Judge rejects Nevada rancher Cliven Bundy attempt to jump-start trial
The entrance to the Bundy family ranch in Bunkerville, Nevada.
People rally in support of defendants on trial at a federal courthouse, on April 10, 2017, in Las Vegas. Protesters gathered outside the courthouse in support of six defendants accused of wielding weapons against federal agents during a 2014 standoff involving cattleman and states' rights advocate Cliven Bundy.
Cliven Bundy has repeatedly claimed that the government has denied him a right to a speedy trial. In a motion this month, he asked to be tried alongside the four defendants in the June 26 retrial.
"Mr. Bundy's speed trial rights have already been violated by the numerous delays in this case caused by the court and caused by the United States," Las Vegas lawyer Bret Whipple said in his motion.
Whipple indicated Bundy has remained incarcerated since his arrest in February 2016.
"Mr. Bundy cannot be harmed by further delay," Whipple said. "The United States cannot detain these defendants indefinitely while conducting indefinite and repeated retrials."
Whipple argued the court should dismiss the charges against the four defendants rather than retry them, saying the evidence is "weak and unlikely to convince any jury, no matter how many bites at the apple the United States is awarded."
Navarro, citing court rules that require a retrial within 70 days of a mistrial, disagreed. She scheduled the start of the second trial 30 days after the end of the retrial.
Land-use battles in Nevada, Oregon
The Bundy Ranch standoff is one of the most high-profile land-use cases in modern Western history, pitting cattle ranchers, anti-government protesters and militia members against the U.S. Bureau of Land Management.
For decades, the BLM repeatedly ordered Bundy to remove his cattle from federal lands and in 2014 obtained a court order to seize his cattle as payment for more than $1 million in unpaid grazing fees.
The Bundy family issued a social-media battle cry. Hundreds of supporters from every state in the union, including members of several militia groups, converged on his ranch about 70 miles north of Las Vegas.
The BLM abandoned the roundup because agents feared they were going to die, federal prosecutors told jurors. They said law-enforcement officers were surrounded and outgunned in a dusty arroyo beneath Interstate 15 where they had penned the cattle.
Local, state and federal law-enforcement officers testified they were afraid they would be shot or be drawn into a bloody shooting war with unarmed men, women and children in the crossfire.
The standoff was hailed as a victory by militia members. Ammon and Ryan Bundy cited their success at Bundy Ranch in their run-up to the siege of an Oregon wildlife refuge in 2016, also in protest of BLM policies.
An Oregon federal jury acquitted Ammon, Ryan and five others in October. A second federal jury in Oregon delivered a split verdict against four others in March, acquitting two men on conspiracy charges and convicting two others.
No arrests were made in the Bundy Ranch case until after the Oregon siege ended.
Government's conspiracy claims dismissed
The standoff was represented for many by an iconic photograph of a figure lying prone on an overpass and sighting a long rifle at BLM agents in the wash below. The image galvanized the public and brought international awareness to the feud over public lands and the potential consequences of such a dispute.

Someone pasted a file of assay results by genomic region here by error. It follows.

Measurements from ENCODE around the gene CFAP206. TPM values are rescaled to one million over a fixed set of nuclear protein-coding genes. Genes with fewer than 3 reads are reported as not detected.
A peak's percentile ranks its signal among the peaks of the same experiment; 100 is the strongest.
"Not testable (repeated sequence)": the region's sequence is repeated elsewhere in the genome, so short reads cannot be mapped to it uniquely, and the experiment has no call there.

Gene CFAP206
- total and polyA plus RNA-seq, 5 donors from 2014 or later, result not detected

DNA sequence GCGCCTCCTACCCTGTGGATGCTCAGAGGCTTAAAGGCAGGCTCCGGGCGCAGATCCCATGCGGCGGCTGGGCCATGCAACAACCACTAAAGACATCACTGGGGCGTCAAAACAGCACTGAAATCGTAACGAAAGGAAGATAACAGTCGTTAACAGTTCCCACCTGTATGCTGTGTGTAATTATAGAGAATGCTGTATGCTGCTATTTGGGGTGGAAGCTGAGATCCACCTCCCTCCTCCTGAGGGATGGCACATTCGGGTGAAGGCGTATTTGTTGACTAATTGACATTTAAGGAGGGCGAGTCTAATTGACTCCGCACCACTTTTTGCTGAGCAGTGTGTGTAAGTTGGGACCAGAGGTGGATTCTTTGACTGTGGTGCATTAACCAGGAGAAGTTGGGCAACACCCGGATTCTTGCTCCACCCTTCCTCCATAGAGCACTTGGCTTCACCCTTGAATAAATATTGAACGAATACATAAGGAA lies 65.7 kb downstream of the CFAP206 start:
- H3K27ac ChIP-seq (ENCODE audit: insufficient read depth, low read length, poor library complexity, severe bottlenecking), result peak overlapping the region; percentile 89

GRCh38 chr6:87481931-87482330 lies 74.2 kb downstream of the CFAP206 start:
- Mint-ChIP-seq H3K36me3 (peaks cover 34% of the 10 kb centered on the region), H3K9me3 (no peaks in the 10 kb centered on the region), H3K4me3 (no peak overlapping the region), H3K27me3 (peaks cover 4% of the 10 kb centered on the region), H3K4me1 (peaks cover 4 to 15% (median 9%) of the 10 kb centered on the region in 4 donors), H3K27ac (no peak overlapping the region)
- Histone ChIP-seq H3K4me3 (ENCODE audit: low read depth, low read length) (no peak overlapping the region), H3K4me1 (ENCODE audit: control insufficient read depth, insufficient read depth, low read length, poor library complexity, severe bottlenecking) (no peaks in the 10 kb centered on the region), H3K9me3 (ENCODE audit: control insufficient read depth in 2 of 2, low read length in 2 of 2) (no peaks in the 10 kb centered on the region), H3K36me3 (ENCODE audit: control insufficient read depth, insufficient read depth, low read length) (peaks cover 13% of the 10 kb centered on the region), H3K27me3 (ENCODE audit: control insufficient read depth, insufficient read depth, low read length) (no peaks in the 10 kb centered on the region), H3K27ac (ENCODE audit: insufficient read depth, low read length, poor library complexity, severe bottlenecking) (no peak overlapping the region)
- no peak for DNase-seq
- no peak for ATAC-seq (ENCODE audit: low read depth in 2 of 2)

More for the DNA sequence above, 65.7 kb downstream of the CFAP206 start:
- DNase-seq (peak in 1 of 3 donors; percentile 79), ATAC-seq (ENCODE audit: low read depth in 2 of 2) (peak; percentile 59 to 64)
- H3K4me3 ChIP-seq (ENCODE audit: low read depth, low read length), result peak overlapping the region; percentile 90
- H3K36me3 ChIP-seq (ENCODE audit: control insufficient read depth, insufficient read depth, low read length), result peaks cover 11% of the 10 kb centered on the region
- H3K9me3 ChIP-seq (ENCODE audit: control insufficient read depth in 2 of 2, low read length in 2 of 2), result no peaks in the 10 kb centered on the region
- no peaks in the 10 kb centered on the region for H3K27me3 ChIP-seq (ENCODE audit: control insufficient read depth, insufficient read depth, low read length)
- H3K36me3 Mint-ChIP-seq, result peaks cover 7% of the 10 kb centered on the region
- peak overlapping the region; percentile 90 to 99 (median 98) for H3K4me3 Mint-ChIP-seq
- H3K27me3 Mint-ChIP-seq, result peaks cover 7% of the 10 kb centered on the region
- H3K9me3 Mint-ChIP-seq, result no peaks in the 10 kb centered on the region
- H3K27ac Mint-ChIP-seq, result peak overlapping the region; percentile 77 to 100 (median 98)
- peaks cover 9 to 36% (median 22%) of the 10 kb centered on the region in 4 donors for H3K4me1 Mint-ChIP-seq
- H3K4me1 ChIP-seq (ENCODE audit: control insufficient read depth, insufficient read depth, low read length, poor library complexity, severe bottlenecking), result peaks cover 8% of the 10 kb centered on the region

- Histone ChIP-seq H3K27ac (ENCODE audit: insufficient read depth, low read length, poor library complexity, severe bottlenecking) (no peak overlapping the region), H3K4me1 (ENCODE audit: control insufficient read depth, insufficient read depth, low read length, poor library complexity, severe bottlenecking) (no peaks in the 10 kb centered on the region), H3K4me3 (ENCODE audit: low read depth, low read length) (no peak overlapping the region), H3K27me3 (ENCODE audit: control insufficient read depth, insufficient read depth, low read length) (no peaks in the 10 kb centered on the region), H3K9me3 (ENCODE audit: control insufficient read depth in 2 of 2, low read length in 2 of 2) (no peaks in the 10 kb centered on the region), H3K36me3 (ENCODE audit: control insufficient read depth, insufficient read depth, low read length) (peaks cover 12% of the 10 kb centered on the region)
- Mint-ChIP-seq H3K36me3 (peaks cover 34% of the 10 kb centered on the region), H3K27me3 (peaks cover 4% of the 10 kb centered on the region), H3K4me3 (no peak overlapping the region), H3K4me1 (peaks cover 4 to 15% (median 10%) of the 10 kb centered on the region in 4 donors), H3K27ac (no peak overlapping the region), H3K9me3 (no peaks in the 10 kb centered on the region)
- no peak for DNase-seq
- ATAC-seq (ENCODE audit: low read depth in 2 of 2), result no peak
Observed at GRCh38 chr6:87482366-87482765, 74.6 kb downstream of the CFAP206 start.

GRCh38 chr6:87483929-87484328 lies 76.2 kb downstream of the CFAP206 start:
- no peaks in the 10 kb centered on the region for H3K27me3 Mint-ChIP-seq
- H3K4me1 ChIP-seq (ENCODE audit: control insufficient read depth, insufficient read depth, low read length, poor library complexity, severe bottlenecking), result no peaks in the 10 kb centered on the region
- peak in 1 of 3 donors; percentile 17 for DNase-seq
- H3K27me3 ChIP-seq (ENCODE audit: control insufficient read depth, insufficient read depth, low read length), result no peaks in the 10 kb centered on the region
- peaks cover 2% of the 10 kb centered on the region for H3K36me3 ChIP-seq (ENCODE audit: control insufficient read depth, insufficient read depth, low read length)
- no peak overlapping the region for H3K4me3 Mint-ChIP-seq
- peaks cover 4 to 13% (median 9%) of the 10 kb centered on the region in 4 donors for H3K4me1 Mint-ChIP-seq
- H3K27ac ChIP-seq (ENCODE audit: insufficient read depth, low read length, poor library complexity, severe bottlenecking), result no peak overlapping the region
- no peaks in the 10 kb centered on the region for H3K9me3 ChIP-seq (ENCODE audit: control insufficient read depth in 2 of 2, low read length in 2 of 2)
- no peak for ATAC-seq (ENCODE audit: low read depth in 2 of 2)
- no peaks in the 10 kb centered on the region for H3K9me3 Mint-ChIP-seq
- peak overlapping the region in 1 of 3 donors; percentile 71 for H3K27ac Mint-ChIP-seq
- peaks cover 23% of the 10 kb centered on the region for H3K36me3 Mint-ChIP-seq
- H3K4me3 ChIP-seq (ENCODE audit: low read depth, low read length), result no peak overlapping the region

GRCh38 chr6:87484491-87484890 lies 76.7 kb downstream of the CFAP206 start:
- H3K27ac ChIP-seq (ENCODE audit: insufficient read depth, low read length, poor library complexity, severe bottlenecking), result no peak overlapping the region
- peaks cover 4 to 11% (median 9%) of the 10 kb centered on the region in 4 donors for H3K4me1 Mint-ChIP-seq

But jurors in the first trial couldn't agree on whether the man in that picture, Eric Parker of Idaho, brandished a weapon, assaulted officers or even posed a threat to them.
Jurors in the first trial began deliberating April 13 after two months of testimony involving 35 prosecution and four defense witnesses.
Jurors found Gregory Burleson of Arizona guilty on eight charges, including threatening and assaulting a federal officer, obstruction, interstate travel in aid of extortion and brandishing a weapon. Burleson told a video crew after the standoff that he had gone to the Bundy Ranch to kill federal agents. The video crew was made up of undercover FBI agents.
Jurors found Todd Engel of Idaho guilty of obstruction and interstate travel in aid of extortion.
Burleson and Engel will not be retried on any other charges on which the jury deadlocked.
Jurors told lawyers after the trial they never came close to convicting the four other defendants, voting 10-2 in favor of acquitting Lovelien and Steven Stewart, of Idaho, and splitting on verdicts against Eric Parker and O. Scott Drexler, also of Idaho.
Moreover, jurors did not find any of the six defendants guilty on the two main conspiracy charges that made up the core of the government's case.
Defendants denied they conspired to help Bundy and told jurors the case had nothing to do with cattle. They said they came to protect the public from overzealous and aggressive law-enforcement officers. Defendants said they were moved to join Bundy after seeing internet images of officers throwing an elderly woman to the ground, loosing dogs on one of Bundy's sons and shocking protesters with stun guns.
Defendants attempted to cast the case as a constitutional issue and they were exercising their First Amendment right to assemble and Second Amendment right to bear arms.
Federal prosecutors argued defendants joined a conspiracy when they knowingly agreed to help Bundy resist federal agents in the roundup of the cattle. Prosecutors said the Constitution does not give anyone the right to ignore law-enforcement officers and threaten them with a gun.
1st trial, Bundy Ranch defendants
Gregory Burleson of Arizona: Guilty on eight counts.
Todd Engel of Idaho: Guilty on two counts.
Richard Lovelien of Oklahoma: Jury deadlocked.
O. Scott Drexler of Idaho: Jury deadlocked.
Eric Parker of Idaho: Jury deadlocked.
Steven Stewart of Idaho: Jury deadlocked.
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